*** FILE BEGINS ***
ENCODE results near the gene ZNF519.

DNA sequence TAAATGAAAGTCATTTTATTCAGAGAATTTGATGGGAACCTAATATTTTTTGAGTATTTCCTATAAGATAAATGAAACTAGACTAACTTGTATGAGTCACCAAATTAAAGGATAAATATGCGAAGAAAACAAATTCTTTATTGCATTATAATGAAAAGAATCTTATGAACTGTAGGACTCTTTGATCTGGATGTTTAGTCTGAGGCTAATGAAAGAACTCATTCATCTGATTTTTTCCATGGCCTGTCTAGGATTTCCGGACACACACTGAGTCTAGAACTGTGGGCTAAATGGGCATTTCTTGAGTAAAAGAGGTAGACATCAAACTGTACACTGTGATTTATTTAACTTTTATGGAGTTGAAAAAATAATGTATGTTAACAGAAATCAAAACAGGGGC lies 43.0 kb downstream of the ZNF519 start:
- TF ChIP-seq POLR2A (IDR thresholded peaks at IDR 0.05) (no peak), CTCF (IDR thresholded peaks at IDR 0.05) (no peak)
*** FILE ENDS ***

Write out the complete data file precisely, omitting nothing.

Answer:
ENCODE results near the gene ZNF519.

DNA sequence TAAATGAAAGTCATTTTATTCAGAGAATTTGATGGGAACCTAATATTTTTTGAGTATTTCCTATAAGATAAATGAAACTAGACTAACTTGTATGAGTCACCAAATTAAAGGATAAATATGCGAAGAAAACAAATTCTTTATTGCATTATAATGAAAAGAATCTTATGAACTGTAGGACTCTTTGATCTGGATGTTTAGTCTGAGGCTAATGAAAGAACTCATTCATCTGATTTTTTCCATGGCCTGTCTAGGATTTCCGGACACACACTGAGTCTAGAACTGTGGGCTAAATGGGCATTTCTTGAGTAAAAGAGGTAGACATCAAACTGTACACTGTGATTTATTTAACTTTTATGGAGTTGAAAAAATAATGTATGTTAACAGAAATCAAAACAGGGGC lies 43.0 kb downstream of the ZNF519 start:
- TF ChIP-seq POLR2A (IDR thresholded peaks at IDR 0.05) (no peak), CTCF (IDR thresholded peaks at IDR 0.05) (no peak)